All of a sudden, Ontario is booming. What's more, the boom may soon be felt across Canada. Ontario has long been Canada's economic engine. With some 50 percent of the nation's industrial production within its borders, both upswings and downswings in Ontario have a ripple effect elsewhere in Canada.
In the past 12 months, the province has been leading the rest of Canada in economic growth.
''The Ontario economy is outperforming the rest of Canada and even our own budget projections,'' Larry Grossman, provincial treasurer, crowed to journalists recently.
Jobs are becoming more plentiful throughout the province and unemployment is down dramatically. New business investment is up sharply. There are forecasts that Ontario's real growth could hit 5 percent this year.
Such forecasts are a new phenomenon for Ontarians, who haven't heard such upbeat language in years. For more than a decade, their province has been in the economic doldrums. It actually fell behind much of the rest of Canada in economic growth during the 1970s.
Moreover, the last three years have been a time of recession for all of Canada. With its big manufacturing plants, Ontario felt the recession more than many other parts of the nation. Now, recession is fading - and in Ontario, it's fading fast.
Although there are a few storm clouds on the economic horizon, the economic cheerleaders here expect Ontario's current economic upswing to continue through the present decade. They think the province will resume its place as the strongest link in the national economy.
The economists say Ontario's upswing is due to the overall decline in inflation in Canada and ''to a little help from our American friends,'' as the Toronto Sun put it.
Canada generally rides the coattails of the US economy. Any improvement in the US picture is typically reflected here. ''The strength of the US economy, along with its current recovery, is certainly helping us,'' said an economist with the Bank of Nova Scotia.
As the US auto industry swings into full production, for example, so does Canada's. In fact, most of Canada's automobiles are manufactured by the Canadian subsidiaries of the Big Three (General Motors, Ford, and Chrysler). Most of their facilities, like GM's sprawling plant at Oshawa, are in Ontario - and are expanding. In the past six months, close to $2 billion ($1.5 billion US) in new auto-sector investment has been announced by GM and American Motors, as well as by Honda, the Japanese maker.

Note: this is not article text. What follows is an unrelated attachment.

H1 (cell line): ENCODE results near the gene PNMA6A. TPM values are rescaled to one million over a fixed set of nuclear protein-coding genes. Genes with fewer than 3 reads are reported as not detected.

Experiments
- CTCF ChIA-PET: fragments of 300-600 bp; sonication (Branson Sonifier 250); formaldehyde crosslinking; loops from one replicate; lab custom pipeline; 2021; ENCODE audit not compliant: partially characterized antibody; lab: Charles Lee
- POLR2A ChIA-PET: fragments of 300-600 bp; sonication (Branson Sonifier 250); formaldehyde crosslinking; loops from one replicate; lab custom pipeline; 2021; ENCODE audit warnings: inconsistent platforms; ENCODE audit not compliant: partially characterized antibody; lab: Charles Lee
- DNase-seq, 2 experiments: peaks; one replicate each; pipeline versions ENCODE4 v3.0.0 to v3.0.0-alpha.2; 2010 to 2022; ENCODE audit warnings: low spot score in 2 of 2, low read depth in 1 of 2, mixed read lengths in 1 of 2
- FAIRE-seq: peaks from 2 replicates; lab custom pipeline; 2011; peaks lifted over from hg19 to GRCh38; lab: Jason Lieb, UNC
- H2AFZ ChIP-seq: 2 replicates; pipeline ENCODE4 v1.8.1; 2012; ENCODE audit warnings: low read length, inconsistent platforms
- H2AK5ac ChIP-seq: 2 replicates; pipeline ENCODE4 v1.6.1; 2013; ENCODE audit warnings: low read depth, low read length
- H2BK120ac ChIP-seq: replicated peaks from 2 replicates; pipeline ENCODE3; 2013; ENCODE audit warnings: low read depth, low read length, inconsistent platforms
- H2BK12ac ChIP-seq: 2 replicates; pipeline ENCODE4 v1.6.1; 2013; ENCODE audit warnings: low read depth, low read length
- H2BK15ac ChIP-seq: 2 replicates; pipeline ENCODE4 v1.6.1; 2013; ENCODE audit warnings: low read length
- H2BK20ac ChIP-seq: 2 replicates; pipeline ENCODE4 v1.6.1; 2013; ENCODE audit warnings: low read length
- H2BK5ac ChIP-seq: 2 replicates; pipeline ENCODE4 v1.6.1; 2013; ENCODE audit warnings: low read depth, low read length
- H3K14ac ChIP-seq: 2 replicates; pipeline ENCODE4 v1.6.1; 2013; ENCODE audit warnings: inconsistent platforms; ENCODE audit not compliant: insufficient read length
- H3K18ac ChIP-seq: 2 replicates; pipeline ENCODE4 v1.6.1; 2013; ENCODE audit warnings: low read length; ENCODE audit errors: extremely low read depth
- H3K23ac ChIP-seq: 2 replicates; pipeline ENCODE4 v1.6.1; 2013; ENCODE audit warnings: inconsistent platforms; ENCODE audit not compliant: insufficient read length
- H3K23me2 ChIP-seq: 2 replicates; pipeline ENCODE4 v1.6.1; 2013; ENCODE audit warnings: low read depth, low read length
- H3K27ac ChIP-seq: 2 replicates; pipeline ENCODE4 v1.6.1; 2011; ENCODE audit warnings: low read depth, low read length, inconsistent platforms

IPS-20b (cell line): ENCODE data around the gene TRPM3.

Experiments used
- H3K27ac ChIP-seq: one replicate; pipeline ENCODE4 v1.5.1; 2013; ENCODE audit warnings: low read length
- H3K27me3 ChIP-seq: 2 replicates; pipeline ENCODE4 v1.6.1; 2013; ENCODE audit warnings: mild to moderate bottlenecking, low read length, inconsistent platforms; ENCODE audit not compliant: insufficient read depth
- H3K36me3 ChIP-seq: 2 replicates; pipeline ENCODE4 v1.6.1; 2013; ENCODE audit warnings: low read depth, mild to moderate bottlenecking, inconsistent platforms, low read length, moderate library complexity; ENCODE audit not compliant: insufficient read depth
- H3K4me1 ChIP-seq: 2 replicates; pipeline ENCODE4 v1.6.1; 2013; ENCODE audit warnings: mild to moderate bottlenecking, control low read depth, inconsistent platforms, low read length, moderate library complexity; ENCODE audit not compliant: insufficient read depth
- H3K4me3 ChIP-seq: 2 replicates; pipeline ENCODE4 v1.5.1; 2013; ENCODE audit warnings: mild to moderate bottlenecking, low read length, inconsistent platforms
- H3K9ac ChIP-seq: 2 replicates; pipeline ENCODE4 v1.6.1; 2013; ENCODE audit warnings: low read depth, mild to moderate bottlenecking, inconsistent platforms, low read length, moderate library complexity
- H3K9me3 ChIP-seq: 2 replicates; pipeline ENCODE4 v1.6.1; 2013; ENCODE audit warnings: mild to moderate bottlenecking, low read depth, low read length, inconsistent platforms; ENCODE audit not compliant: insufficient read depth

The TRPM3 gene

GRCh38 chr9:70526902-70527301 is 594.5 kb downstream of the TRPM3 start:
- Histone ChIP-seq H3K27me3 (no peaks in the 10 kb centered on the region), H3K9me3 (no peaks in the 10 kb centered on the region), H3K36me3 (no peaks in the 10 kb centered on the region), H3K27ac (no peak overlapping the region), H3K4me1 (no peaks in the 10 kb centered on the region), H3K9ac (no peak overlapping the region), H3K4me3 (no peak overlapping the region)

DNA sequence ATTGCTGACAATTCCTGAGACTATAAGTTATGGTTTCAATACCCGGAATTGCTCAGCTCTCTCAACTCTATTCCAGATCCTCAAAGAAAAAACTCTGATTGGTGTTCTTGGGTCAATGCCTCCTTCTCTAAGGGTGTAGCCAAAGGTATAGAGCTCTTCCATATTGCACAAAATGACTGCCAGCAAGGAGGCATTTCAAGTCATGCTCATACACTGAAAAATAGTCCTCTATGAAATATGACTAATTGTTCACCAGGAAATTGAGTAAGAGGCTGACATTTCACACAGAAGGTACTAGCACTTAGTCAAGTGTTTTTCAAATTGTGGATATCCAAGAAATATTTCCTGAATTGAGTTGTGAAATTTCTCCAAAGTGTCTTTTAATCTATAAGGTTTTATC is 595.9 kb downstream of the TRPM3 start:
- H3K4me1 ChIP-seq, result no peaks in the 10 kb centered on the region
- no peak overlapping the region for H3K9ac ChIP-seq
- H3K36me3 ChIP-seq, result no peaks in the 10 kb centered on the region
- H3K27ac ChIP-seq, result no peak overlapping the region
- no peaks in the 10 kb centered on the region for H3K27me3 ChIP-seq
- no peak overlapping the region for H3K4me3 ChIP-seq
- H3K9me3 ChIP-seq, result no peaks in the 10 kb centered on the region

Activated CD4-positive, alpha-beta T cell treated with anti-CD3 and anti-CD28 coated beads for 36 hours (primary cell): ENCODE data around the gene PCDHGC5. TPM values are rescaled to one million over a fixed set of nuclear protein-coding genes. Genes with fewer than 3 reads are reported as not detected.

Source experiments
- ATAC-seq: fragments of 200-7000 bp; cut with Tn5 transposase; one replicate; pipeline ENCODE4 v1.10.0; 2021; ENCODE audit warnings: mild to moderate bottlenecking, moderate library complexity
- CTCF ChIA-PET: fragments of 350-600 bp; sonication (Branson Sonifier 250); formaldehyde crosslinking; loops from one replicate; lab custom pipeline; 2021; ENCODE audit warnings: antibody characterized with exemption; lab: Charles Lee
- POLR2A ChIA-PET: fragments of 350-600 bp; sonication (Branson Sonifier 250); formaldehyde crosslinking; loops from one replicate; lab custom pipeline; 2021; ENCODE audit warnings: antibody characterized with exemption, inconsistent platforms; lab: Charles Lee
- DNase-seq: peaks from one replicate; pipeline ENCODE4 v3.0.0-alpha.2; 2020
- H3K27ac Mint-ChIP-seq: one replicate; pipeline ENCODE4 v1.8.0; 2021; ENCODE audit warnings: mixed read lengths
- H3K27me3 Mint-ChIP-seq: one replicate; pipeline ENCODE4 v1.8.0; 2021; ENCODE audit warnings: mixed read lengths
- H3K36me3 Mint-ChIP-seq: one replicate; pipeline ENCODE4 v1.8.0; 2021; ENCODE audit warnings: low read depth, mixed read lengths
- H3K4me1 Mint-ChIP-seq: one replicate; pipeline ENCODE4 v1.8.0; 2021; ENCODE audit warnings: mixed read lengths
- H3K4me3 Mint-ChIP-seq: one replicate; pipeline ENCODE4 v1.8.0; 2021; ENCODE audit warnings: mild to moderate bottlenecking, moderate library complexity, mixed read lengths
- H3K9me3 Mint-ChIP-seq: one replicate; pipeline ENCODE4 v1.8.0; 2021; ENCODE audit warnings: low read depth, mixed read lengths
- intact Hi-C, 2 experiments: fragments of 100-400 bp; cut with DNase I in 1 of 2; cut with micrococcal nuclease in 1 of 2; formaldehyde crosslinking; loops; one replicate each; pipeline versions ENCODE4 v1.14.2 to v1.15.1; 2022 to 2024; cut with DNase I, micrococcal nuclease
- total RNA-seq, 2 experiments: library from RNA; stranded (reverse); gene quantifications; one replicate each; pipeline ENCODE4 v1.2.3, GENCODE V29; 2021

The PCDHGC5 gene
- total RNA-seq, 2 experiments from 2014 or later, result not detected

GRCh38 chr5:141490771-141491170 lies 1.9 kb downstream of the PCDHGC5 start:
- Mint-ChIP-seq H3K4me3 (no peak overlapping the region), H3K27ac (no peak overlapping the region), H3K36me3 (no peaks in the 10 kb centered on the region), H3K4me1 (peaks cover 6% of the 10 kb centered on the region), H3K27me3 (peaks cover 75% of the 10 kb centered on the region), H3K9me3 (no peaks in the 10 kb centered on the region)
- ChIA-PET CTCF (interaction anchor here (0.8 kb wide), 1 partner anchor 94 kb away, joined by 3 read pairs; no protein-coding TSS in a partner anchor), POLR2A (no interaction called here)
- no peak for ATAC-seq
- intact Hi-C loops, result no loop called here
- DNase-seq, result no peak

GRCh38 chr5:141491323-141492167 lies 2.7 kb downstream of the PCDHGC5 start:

This expansion will eventually bring a big boost to employment here. Already, in the past 18 months, some 175,000 new jobs have been created in Ontario. That accounts for half the national total of new jobs.
Throughout the recession era in the late 1970s and early '80s, unemployment was higher in Canada than in the United States. Canada's national unemployment tally is still double-digit, about 11.2 percent, but Ontario's rate continues to fall. It now stands at 9 percent.
Some economists in the provincial treasurer's office suggest it could fall even more before the year is over, perhaps dropping as low as 8.4 percent.
This upbeat view is not universally shared, however. Many in the private sector, coming out of the recession, are still concerned about the economy - and the future. Many companies are struggling to clean up balance sheets in the wake of the recession, and other companies need restructuring.
For instance, the construction, engineering, and finance industries are not part of the current boom. New plant construction will change this in the months ahead, but for the moment new construction lags.